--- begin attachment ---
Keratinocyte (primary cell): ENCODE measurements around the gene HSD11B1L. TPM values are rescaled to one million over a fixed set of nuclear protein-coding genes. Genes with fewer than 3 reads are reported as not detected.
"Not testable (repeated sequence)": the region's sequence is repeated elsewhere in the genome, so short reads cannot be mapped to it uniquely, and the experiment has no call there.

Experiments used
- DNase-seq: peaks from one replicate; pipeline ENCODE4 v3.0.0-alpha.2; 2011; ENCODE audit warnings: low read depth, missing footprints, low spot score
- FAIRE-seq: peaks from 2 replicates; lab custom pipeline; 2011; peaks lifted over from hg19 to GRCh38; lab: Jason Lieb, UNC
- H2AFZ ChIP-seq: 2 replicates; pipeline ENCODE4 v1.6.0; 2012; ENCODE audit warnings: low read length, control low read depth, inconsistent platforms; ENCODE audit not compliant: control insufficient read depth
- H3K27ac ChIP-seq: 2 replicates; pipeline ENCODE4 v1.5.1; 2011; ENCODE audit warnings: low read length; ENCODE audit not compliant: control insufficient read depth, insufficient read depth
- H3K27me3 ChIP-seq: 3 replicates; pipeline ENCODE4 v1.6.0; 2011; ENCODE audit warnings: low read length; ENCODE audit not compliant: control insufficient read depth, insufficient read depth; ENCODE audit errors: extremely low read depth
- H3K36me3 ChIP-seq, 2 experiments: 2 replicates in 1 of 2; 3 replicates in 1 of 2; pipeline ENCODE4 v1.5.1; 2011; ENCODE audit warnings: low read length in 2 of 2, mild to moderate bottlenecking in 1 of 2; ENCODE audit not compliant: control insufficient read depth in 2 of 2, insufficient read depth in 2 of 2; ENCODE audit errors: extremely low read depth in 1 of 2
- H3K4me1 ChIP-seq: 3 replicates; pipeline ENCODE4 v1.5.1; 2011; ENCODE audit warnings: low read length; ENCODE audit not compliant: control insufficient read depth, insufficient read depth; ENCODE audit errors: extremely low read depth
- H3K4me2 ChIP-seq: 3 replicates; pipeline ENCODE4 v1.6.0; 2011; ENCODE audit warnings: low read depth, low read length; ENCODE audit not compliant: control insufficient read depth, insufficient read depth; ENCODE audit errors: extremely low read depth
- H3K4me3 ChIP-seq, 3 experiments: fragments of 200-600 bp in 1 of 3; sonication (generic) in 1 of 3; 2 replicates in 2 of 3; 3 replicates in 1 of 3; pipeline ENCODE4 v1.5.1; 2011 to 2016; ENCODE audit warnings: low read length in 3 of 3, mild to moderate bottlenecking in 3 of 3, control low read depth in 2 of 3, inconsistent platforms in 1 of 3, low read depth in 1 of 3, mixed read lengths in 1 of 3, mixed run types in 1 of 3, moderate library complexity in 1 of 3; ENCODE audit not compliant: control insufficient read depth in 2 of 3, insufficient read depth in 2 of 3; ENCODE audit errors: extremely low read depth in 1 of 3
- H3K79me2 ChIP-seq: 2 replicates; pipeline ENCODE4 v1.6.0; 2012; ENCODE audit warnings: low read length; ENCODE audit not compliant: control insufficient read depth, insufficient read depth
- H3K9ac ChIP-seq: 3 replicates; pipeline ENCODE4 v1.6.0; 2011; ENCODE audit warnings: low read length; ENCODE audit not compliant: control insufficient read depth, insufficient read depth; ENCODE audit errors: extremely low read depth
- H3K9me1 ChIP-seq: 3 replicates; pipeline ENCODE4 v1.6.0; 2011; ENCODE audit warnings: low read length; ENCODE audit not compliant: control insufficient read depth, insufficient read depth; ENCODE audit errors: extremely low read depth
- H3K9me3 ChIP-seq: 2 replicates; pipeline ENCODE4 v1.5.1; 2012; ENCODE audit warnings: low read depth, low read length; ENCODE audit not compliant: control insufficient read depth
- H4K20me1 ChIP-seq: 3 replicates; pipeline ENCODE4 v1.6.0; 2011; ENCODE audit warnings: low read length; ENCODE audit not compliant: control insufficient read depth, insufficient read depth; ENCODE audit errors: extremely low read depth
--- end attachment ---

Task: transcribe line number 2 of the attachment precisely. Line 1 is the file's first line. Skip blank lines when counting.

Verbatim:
"Not testable (repeated sequence)": the region's sequence is repeated elsewhere in the genome, so short reads cannot be mapped to it uniquely, and the experiment has no call there.